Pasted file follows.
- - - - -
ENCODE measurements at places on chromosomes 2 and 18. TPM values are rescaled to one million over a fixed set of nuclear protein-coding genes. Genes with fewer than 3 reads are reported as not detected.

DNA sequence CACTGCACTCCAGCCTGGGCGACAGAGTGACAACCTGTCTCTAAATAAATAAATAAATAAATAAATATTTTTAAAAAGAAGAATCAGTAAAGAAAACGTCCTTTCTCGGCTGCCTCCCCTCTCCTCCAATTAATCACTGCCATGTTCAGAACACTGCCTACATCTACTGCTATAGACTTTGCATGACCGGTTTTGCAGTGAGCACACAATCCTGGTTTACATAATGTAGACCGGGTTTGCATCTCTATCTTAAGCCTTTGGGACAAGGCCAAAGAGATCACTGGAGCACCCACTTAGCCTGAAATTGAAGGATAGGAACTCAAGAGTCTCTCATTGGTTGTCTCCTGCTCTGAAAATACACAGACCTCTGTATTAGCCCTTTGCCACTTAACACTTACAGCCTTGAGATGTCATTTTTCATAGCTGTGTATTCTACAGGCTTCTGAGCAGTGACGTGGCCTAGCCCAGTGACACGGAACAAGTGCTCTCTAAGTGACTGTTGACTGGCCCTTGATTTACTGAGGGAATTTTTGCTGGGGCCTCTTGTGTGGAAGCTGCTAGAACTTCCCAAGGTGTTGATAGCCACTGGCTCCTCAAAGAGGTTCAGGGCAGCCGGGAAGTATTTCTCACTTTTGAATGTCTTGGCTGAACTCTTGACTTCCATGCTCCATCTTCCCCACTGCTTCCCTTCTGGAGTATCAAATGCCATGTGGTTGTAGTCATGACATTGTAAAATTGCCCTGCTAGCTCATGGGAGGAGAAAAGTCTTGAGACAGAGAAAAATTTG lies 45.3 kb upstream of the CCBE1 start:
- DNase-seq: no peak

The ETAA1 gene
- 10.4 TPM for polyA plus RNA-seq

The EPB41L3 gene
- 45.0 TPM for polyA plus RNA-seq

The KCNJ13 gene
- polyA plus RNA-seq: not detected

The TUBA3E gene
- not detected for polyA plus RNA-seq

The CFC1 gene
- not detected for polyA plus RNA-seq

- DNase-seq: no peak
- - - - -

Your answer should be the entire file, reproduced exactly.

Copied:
ENCODE measurements at places on chromosomes 2 and 18. TPM values are rescaled to one million over a fixed set of nuclear protein-coding genes. Genes with fewer than 3 reads are reported as not detected.

DNA sequence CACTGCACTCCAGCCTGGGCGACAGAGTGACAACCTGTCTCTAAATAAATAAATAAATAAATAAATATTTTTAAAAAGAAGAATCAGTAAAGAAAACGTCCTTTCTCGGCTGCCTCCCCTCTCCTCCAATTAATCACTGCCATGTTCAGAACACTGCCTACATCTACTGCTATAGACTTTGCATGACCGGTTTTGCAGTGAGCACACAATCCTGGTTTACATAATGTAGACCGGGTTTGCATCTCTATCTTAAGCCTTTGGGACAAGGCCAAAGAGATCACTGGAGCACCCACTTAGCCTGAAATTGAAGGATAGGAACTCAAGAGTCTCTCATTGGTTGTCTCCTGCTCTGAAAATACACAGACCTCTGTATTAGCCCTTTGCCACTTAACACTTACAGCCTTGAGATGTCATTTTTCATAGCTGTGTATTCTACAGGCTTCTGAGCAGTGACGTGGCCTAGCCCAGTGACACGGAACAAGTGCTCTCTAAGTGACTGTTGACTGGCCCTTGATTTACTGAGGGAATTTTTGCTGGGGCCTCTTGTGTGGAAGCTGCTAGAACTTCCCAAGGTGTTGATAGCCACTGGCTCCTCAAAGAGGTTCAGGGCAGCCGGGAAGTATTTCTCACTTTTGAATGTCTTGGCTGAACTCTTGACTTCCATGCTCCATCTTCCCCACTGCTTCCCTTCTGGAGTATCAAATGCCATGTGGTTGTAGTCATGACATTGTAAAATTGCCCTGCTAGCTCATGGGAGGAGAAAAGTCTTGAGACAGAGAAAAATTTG lies 45.3 kb upstream of the CCBE1 start:
- DNase-seq: no peak

The ETAA1 gene
- 10.4 TPM for polyA plus RNA-seq

The EPB41L3 gene
- 45.0 TPM for polyA plus RNA-seq

The KCNJ13 gene
- polyA plus RNA-seq: not detected

The TUBA3E gene
- not detected for polyA plus RNA-seq

The CFC1 gene
- not detected for polyA plus RNA-seq

- DNase-seq: no peak